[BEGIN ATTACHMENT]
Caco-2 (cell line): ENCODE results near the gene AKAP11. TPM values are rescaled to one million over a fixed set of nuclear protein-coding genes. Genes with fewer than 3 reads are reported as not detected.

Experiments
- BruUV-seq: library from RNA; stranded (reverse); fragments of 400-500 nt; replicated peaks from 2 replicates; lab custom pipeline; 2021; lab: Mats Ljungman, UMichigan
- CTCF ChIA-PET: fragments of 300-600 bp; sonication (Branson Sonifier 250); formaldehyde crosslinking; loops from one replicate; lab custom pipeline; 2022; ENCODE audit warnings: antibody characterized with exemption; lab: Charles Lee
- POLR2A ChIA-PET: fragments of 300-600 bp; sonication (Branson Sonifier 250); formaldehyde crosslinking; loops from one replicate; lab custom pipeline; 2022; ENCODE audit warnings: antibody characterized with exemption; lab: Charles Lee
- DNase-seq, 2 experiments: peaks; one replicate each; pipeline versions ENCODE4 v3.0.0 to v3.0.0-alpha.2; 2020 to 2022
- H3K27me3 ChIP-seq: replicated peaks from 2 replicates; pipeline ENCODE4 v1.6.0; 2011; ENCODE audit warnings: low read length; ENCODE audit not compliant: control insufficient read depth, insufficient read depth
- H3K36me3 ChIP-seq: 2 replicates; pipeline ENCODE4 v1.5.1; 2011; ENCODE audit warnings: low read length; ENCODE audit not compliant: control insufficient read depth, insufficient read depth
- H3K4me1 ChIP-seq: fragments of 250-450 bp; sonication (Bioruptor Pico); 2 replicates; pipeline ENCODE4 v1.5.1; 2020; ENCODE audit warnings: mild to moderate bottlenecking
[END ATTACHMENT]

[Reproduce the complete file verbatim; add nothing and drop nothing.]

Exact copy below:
Caco-2 (cell line): ENCODE results near the gene AKAP11. TPM values are rescaled to one million over a fixed set of nuclear protein-coding genes. Genes with fewer than 3 reads are reported as not detected.

Experiments
- BruUV-seq: library from RNA; stranded (reverse); fragments of 400-500 nt; replicated peaks from 2 replicates; lab custom pipeline; 2021; lab: Mats Ljungman, UMichigan
- CTCF ChIA-PET: fragments of 300-600 bp; sonication (Branson Sonifier 250); formaldehyde crosslinking; loops from one replicate; lab custom pipeline; 2022; ENCODE audit warnings: antibody characterized with exemption; lab: Charles Lee
- POLR2A ChIA-PET: fragments of 300-600 bp; sonication (Branson Sonifier 250); formaldehyde crosslinking; loops from one replicate; lab custom pipeline; 2022; ENCODE audit warnings: antibody characterized with exemption; lab: Charles Lee
- DNase-seq, 2 experiments: peaks; one replicate each; pipeline versions ENCODE4 v3.0.0 to v3.0.0-alpha.2; 2020 to 2022
- H3K27me3 ChIP-seq: replicated peaks from 2 replicates; pipeline ENCODE4 v1.6.0; 2011; ENCODE audit warnings: low read length; ENCODE audit not compliant: control insufficient read depth, insufficient read depth
- H3K36me3 ChIP-seq: 2 replicates; pipeline ENCODE4 v1.5.1; 2011; ENCODE audit warnings: low read length; ENCODE audit not compliant: control insufficient read depth, insufficient read depth
- H3K4me1 ChIP-seq: fragments of 250-450 bp; sonication (Bioruptor Pico); 2 replicates; pipeline ENCODE4 v1.5.1; 2020; ENCODE audit warnings: mild to moderate bottlenecking